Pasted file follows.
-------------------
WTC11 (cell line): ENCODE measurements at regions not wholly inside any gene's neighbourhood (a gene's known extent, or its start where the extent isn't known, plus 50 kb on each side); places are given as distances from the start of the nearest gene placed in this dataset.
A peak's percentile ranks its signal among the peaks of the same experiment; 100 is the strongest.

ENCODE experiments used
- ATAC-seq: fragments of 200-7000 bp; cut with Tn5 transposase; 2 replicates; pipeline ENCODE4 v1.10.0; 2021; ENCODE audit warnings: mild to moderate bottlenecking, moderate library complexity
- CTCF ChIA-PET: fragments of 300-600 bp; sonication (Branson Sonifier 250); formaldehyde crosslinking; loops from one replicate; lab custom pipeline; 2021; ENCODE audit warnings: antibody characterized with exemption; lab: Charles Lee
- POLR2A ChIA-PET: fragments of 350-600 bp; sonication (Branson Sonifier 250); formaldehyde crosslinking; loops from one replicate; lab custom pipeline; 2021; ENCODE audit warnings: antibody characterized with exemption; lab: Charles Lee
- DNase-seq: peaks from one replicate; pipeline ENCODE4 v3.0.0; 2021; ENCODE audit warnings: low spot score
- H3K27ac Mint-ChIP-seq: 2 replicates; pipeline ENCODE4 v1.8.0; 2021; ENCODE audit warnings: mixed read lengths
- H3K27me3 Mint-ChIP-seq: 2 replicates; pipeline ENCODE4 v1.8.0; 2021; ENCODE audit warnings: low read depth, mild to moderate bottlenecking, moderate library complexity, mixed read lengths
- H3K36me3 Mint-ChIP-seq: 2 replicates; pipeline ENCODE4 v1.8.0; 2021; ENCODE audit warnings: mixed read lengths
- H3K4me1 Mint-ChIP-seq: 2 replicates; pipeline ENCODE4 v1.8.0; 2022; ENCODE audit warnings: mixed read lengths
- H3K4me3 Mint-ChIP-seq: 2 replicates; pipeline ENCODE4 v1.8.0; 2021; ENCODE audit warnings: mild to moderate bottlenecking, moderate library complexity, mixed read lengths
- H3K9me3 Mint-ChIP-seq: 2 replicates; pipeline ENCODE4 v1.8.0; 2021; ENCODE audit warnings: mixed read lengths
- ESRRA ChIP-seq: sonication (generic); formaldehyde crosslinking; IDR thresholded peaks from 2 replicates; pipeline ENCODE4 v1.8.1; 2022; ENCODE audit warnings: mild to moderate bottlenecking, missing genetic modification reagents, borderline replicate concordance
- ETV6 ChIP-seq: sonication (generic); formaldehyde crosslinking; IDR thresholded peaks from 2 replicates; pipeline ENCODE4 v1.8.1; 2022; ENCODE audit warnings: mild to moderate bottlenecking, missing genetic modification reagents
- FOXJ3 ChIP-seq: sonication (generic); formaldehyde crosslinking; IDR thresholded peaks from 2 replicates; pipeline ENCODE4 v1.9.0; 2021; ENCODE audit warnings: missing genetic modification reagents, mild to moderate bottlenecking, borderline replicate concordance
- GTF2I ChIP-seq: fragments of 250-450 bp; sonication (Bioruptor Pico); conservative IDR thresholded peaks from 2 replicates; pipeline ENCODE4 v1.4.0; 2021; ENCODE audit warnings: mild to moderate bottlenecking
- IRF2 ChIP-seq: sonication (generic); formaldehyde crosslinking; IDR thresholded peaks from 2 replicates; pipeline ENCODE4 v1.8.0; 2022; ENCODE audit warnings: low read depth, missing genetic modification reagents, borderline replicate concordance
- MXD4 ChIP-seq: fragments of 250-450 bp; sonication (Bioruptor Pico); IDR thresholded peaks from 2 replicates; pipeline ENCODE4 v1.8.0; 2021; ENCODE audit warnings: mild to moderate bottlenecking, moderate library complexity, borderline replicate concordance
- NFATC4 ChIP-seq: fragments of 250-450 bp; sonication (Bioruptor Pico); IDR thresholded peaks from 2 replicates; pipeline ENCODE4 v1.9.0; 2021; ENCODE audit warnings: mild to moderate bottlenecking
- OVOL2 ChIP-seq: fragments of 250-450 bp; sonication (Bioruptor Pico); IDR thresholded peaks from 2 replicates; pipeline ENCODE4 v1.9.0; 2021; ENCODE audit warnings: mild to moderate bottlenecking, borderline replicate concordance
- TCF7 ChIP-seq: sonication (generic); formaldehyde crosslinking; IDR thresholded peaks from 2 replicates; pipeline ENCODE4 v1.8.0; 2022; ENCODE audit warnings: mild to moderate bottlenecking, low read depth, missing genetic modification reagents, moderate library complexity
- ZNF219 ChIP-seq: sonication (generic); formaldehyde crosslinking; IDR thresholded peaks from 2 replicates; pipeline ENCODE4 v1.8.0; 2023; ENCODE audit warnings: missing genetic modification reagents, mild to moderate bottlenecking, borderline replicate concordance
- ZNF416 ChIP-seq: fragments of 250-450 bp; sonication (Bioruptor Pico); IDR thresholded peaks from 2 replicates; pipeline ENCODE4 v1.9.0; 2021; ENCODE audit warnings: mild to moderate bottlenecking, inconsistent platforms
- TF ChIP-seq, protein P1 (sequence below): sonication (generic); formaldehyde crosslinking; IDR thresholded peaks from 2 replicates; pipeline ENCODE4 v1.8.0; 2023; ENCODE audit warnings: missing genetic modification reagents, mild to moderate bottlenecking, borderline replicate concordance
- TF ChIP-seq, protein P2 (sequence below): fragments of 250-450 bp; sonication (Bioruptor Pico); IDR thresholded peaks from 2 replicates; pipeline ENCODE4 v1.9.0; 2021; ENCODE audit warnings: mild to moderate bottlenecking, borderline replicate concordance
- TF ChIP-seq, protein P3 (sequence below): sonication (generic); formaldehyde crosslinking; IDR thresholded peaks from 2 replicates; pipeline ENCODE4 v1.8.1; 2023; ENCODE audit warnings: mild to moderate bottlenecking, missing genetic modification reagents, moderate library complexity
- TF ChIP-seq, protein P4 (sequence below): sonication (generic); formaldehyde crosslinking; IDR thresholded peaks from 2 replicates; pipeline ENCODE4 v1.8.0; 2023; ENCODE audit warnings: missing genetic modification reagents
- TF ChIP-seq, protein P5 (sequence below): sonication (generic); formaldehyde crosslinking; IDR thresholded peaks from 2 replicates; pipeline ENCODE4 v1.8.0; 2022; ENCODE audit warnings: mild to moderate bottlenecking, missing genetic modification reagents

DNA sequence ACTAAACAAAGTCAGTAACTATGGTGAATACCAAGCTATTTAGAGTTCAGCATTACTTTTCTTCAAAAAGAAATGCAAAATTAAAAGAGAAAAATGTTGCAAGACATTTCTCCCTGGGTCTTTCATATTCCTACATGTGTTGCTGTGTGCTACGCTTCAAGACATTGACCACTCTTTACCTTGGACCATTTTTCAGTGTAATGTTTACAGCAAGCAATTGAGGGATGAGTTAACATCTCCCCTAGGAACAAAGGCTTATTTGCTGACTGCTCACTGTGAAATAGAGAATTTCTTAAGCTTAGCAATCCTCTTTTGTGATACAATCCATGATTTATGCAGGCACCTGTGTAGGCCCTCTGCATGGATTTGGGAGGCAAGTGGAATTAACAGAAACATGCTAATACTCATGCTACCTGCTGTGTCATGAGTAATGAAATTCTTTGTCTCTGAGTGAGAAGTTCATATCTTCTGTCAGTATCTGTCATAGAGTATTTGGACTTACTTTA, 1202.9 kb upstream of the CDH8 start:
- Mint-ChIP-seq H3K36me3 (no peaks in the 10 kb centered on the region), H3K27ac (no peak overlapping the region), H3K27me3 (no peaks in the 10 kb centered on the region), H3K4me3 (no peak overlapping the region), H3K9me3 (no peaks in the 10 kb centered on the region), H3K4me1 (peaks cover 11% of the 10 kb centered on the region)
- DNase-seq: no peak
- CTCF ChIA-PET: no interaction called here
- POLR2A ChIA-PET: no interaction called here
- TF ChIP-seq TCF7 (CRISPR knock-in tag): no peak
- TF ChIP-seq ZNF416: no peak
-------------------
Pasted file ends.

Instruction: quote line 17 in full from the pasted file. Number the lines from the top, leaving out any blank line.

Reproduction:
- GTF2I ChIP-seq: fragments of 250-450 bp; sonication (Bioruptor Pico); conservative IDR thresholded peaks from 2 replicates; pipeline ENCODE4 v1.4.0; 2021; ENCODE audit warnings: mild to moderate bottlenecking